Marriage is supposed to be two people becoming one. Right?
Two people striving for “mutual purpose” in their life together.
But for us it was two self-absorbed individuals both constantly trying to get our own way!
Can you relate?
Our attitude was “You and I are one, AND I’M THE ONE!!”
Today is our 38th wedding anniversary!
As Sandy and I began our anniversary celebration with coffee in bed this morning at 5:40 a.m., she said,
“You should write this week’s blogpost about what we wish we had known 38 years ago.”
“But sweetheart, I’ve almost finished this week’s post. Too late to start over.”
But, as she encouraged me, my thoughts went to one thing.
I really, really, REALLY wish I’d known this 38 years ago.
And so, now I can’t wait to share it with you.
The power of mutual purpose
Before we learned about this tool, we were regularly in conflict over major decisions.
For years, whenever Sandy and I came to cross-purposes, there were three ways we would handle it – none of which resulted in a happy couple.
How not to do it:
We were told that marriage has to be series of compromises.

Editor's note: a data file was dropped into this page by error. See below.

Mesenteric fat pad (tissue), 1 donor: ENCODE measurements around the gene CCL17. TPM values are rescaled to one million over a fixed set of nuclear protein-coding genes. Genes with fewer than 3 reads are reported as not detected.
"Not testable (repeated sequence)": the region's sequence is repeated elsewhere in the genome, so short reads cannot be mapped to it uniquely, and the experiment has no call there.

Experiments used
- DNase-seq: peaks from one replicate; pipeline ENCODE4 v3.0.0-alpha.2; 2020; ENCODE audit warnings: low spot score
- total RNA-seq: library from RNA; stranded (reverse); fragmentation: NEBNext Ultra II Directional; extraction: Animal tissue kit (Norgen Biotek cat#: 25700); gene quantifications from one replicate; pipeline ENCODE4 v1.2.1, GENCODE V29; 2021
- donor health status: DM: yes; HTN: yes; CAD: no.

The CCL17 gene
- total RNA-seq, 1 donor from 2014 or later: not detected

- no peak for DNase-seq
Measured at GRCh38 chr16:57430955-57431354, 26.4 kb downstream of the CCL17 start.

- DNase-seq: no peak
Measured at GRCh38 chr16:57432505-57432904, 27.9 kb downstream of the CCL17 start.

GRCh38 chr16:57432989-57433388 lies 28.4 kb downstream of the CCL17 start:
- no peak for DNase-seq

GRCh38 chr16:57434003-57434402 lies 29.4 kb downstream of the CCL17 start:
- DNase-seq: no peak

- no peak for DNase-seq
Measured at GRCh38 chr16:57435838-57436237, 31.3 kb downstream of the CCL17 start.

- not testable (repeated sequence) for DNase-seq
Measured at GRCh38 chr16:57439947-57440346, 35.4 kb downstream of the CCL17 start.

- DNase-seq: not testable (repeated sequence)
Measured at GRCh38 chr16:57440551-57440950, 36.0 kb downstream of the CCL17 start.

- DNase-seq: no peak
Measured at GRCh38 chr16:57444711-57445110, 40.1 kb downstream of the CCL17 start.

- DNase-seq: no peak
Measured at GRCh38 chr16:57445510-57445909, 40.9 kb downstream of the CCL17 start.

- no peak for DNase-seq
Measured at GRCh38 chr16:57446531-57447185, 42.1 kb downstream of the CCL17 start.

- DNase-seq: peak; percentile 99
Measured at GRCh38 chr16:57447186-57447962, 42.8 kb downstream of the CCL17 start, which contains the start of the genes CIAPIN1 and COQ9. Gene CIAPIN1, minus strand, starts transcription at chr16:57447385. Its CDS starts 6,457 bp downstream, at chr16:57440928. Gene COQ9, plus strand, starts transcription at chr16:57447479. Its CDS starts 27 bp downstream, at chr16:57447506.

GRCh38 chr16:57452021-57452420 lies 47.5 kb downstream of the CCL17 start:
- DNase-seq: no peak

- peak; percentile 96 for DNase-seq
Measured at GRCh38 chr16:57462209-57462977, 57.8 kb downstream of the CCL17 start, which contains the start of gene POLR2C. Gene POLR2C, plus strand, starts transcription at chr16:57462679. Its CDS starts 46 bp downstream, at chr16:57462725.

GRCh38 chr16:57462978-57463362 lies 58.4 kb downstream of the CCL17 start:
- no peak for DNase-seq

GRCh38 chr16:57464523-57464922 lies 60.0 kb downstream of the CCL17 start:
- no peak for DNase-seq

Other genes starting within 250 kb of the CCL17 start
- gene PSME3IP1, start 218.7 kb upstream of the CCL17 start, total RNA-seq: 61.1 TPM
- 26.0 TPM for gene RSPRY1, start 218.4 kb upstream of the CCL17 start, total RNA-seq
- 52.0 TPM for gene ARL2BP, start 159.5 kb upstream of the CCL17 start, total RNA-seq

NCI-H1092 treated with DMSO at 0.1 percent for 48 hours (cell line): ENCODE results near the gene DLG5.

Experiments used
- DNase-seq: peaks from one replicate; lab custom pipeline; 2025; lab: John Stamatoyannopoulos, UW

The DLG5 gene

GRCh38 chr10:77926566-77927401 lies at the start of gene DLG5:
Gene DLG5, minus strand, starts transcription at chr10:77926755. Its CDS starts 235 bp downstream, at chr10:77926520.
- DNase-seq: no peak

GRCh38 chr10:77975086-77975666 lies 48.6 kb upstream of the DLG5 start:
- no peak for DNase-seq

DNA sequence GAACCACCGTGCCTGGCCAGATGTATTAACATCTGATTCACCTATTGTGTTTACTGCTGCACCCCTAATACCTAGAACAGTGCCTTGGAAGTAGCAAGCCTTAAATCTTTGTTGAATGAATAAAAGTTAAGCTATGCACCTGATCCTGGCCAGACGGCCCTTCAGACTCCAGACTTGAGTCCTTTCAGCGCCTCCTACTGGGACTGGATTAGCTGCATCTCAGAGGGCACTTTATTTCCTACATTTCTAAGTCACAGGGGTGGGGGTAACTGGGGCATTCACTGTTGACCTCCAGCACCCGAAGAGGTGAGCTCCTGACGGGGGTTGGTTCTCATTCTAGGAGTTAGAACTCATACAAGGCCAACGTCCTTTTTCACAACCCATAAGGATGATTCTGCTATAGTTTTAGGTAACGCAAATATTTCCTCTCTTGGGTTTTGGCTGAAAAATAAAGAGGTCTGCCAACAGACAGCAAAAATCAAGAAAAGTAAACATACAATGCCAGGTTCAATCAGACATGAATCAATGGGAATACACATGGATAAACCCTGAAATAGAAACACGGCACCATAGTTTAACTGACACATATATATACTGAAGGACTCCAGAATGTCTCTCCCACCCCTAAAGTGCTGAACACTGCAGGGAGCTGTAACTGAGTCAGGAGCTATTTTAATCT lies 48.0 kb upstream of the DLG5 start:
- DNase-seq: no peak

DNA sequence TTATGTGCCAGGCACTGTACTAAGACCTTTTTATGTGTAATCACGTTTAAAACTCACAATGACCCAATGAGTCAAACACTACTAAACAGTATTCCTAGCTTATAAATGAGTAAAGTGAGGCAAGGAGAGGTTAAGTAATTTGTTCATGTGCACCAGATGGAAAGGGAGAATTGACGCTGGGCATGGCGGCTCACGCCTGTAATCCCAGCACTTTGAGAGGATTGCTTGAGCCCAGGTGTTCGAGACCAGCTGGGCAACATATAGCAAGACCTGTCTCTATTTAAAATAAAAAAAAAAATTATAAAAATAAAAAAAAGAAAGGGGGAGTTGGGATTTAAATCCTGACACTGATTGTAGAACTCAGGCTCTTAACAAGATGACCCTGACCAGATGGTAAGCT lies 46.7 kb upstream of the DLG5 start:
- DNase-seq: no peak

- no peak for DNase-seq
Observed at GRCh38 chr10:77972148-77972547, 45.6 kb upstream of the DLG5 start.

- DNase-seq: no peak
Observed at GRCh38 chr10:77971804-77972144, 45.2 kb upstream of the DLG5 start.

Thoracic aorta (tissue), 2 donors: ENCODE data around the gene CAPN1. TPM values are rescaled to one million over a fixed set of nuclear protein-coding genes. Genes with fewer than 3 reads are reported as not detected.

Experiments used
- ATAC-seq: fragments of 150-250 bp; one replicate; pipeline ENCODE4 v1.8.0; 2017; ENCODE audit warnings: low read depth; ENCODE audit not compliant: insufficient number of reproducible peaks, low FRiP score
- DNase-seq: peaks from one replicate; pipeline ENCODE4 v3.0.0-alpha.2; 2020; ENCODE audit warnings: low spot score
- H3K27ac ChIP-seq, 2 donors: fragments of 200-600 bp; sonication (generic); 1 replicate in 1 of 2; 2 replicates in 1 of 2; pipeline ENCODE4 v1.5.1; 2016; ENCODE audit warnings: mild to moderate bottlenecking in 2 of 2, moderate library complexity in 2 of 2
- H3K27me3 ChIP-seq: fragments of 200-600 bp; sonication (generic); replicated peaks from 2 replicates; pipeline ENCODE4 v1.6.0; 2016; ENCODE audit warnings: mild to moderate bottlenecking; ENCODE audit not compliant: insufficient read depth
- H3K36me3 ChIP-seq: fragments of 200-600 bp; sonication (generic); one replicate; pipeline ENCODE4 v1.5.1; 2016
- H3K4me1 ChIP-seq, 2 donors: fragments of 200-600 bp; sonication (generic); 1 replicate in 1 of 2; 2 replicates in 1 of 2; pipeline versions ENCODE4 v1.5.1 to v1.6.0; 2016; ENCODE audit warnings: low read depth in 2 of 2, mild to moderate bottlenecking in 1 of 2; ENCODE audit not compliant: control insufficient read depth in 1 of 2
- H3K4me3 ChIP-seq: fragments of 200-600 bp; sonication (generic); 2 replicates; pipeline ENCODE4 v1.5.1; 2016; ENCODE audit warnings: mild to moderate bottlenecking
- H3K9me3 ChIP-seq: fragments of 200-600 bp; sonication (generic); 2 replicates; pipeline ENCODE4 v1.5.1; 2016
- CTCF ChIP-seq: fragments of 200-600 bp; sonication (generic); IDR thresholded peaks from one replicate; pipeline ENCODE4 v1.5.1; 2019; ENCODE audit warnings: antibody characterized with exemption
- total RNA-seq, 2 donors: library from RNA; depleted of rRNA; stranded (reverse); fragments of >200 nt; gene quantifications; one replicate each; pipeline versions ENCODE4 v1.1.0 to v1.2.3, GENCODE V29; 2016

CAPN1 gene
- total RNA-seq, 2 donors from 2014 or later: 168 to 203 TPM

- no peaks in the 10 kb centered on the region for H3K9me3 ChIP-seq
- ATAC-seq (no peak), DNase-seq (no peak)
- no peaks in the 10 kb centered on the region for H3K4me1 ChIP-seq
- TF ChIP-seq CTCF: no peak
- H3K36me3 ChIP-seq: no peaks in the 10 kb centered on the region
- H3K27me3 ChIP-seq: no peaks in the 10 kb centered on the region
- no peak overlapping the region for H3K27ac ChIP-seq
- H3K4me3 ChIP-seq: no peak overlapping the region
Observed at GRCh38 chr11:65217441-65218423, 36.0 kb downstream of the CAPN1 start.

What a bunch of bunk!
With compromise you both lose.
Compromise can lead to feelings like, “Being married to you means I have to give up what I really wanted in life.”
Wow. That’s heavy.
But actually, we did it a lot, until we discovered what Mutual Purpose is all about.
Compromise = You both lose. Not good.
This is when one of us wanted something so bad we bulldozed over the other in order to get it.
Guess who did that a lot?
That’s right. I (Chuck) could be the bulldozer. Can you relate?
And what was the result?
The plan would fail and there was a big “I told you so!” Although Sandy never said it out loud.
Or, I would drag Sandy through the mud. Rather than kick and scream about it, she’d become silently resentful.
But either way, as you can imagine, as a couple, YOU LOSE!
You may win the battle, but you end up losing the war!
That’s because, as human beings…
Our feelings of being fully alive come from connection in relationship, not from getting our own way!
Even though I got my way a lot, I often lost that connection.
Big lesson here.
Bulldozing = One person wins and the other loses! Not good.
3. Giving in
Giving in happened when one of us got so tired of the conflict that we said, “OK. Whatever.”
But when you give in, you’re not really vested in the decision forced on you.